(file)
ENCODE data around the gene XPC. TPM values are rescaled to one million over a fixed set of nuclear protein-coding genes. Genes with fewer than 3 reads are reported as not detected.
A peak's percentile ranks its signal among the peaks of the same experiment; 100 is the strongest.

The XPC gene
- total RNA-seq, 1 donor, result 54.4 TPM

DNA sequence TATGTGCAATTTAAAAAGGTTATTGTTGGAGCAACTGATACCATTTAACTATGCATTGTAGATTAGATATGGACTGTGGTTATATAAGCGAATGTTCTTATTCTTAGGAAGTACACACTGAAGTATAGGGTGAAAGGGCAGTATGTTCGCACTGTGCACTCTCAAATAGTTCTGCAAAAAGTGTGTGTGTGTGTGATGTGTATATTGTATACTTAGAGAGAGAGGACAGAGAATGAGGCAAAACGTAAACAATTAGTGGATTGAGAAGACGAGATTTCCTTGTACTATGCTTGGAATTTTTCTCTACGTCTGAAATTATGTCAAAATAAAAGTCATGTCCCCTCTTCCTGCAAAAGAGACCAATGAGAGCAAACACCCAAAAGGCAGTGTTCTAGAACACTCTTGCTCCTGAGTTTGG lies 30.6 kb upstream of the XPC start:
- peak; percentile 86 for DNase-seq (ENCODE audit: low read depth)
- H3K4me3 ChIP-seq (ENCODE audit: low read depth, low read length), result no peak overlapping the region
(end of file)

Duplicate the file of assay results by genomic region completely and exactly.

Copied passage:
ENCODE data around the gene XPC. TPM values are rescaled to one million over a fixed set of nuclear protein-coding genes. Genes with fewer than 3 reads are reported as not detected.
A peak's percentile ranks its signal among the peaks of the same experiment; 100 is the strongest.

The XPC gene
- total RNA-seq, 1 donor, result 54.4 TPM

DNA sequence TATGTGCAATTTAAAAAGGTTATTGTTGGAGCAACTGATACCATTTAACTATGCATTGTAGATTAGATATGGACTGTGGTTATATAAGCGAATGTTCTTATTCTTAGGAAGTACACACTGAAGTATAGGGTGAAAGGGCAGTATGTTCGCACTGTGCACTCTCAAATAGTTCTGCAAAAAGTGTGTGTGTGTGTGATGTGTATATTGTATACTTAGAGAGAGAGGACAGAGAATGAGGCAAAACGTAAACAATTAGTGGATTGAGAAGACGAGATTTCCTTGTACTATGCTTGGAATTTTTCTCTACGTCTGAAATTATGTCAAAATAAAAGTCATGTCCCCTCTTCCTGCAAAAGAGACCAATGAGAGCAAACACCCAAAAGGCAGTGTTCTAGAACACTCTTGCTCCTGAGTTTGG lies 30.6 kb upstream of the XPC start:
- peak; percentile 86 for DNase-seq (ENCODE audit: low read depth)
- H3K4me3 ChIP-seq (ENCODE audit: low read depth, low read length), result no peak overlapping the region